GM Hart happy to bring in a talent like Olivera

GM Hart happy to bring in a talent like Olivera

PHILADELPHIA -- When Hector Olivera stood as one of the most attractive Cuban free agents this past winter, he drew the attention of some Braves fans who hoped he'd end up with their club. But that interest paled in comparison to the attention he received once it was learned that the Braves had actually acquired him on Thursday at the expense of losing both Alex Wood and Jose Peraza.

The Braves sent Wood, Peraza, Jim Johnson, Luis Avilan and Bronson Arroyo to the Dodgers in exchange for Olivera, left-handed reliever Paco Rodriguez, Minor League pitcher Zach Bird and the 34th selection in next year's Draft, a competitive balance draft pick the Dodgers acquired in this three-team deal that included the Marlins.

Many Braves fans questioned why the Braves would give up their top prospect (Peraza) and a proven starting pitcher (Wood) in exchange for a 30-year-old prospect (Olivera) who has played a total of 19 games at the professional level.

But the Braves viewed this as a sensible way to deal from a couple areas of strength (starting pitching and middle infielders) in order to satisfy the need they have to fill their future lineup with a legitimate middle-of-the-order bat.

"There's a lot to like about Wood and there's a lot to like about Peraza," Braves president of baseball operations John Hart said. "Quite frankly, our people did not think that Jose was going to be ready to step in and play second base next year and that he needs some more development time."

Wood's velocity has dropped since he arrived at the Major League level just two years ago and there has long been concerns that his unorthodox delivery might lead to arm problems. But the highly-competitive southpaw has missed just one start because of injury over the past three seasons and more importantly, he has produced a 3.00 ERA through the 44 starts made dating back to the start of 2014.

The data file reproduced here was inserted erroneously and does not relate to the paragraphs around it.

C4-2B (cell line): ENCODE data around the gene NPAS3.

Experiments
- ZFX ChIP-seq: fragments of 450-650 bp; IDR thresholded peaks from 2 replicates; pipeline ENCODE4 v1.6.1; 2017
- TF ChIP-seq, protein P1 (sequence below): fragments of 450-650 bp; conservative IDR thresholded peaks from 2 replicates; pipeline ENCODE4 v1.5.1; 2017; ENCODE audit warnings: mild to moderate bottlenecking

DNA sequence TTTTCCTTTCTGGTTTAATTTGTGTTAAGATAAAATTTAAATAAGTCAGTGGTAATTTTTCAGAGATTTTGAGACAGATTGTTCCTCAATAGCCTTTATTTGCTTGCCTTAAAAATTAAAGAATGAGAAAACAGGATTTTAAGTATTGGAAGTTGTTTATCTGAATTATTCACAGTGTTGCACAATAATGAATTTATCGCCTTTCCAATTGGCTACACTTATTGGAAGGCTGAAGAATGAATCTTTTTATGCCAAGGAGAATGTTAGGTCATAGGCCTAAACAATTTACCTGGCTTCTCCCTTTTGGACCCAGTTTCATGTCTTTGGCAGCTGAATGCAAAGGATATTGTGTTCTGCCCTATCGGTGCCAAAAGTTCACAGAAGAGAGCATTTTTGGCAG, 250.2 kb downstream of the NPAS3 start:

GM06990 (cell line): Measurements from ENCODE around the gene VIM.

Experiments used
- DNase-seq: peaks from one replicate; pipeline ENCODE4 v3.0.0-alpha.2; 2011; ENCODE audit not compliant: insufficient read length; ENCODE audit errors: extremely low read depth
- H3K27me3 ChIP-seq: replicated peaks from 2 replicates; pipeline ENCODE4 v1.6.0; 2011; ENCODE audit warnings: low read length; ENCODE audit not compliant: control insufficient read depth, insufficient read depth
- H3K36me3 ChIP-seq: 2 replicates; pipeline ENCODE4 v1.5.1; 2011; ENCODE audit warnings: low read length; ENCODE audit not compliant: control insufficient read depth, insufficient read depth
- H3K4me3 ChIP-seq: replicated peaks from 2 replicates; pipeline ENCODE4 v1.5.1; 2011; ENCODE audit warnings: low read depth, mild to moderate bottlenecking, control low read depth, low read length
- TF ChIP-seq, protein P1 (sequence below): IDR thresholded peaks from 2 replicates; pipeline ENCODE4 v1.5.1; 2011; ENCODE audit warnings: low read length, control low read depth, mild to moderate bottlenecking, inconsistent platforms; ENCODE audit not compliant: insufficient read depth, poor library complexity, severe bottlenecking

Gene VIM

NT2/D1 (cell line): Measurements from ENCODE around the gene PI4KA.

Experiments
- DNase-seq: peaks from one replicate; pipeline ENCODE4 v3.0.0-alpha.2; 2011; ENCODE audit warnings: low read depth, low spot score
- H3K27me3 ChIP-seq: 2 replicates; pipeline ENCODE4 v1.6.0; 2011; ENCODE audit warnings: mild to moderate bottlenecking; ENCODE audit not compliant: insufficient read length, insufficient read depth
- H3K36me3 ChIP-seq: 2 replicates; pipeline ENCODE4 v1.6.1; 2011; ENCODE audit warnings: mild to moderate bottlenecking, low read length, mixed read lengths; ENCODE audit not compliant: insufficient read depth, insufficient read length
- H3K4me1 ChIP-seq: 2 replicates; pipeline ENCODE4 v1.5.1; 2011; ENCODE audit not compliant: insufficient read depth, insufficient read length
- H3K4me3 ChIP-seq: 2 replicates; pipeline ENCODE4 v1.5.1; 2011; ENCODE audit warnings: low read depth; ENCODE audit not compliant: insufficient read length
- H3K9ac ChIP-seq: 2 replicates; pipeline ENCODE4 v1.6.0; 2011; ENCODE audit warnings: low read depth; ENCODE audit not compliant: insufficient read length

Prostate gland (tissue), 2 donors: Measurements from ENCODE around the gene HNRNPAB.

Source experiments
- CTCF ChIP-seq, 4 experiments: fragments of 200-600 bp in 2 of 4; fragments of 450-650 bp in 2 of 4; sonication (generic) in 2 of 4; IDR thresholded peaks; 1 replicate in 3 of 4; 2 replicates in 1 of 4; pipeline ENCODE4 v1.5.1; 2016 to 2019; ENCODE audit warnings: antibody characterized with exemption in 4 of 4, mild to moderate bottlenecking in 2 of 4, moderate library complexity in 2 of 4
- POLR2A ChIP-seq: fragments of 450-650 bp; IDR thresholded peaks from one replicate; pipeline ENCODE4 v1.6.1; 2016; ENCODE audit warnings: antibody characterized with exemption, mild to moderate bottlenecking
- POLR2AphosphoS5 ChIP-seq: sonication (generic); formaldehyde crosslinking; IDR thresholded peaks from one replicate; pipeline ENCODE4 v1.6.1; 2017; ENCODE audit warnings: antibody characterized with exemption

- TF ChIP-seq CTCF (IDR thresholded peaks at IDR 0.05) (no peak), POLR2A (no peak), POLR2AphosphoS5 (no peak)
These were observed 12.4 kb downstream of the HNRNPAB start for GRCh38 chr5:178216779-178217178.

Bowman on 13-player deal

But in order to gain the bat they were seeking, the Braves felt they could deal from the starting pitching depth they have gained via various deals over the past eight months. In addition, they will have the financial means necessary to vie for top starting pitchers on this year's free-agent market.

Still, parting ways with a controllable, talented left-handed starter like Wood seemed to be even more surprising than the inclusion of Peraza, who has raised some questions as he has produced a .317 on-base percentage, drawn just 12 unintentional walks and compiled a .379 slugging percentage in 96 games with Triple-A Gwinnett this year.

Peraza's limited plate discipline and lack of power could simply be a product of where he is in his development. The 21-year-old middle infielder played just 44 games at Double-A Mississippi last year and was elevated to Triple-A at the start of this year.

The Braves do not believe Peraza will be Major League ready by the start of next season and thus opted to use him to gain the immediate benefit they could receive from Olivera, a power-hitter who has been compared to Travis Fryman and Scott Rolen.

In Olivera, the Braves believe they have gained the first of the big bats they want to add to their lineup before the end of next year. He has played just 19 games at the professional level in the United States. But the $7.6 million average annual salary he will receive over the next five seasons added to the attraction the Braves gained when they traveled to the Dominican Republic to scout him twice this past winter.

Though there have been some concerns about Olivera's right elbow, Hart said the Braves medical staff did a thorough review and did not find anything alarming. Once he overcomes a hamstring strain within the next week, he could soon thereafter conclude this season as Atlanta's third baseman.

"We feel like he is in his prime," Hart said of Olivera. "If this guy was on the open market, he'd be looking at least a five-year deal and it would certainly be a different set of economics."

Mark Bowman is a reporter for MLB.com. Listen to his podcast. This story was not subject to the approval of Major League Baseball or its clubs.